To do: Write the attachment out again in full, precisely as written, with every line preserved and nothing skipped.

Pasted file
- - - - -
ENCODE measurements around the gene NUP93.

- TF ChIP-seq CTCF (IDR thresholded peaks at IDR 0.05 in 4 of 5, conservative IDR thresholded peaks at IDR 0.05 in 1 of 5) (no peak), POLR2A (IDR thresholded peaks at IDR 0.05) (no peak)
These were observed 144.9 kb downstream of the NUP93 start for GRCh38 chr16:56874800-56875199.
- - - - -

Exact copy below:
ENCODE measurements around the gene NUP93.

- TF ChIP-seq CTCF (IDR thresholded peaks at IDR 0.05 in 4 of 5, conservative IDR thresholded peaks at IDR 0.05 in 1 of 5) (no peak), POLR2A (IDR thresholded peaks at IDR 0.05) (no peak)
These were observed 144.9 kb downstream of the NUP93 start for GRCh38 chr16:56874800-56875199.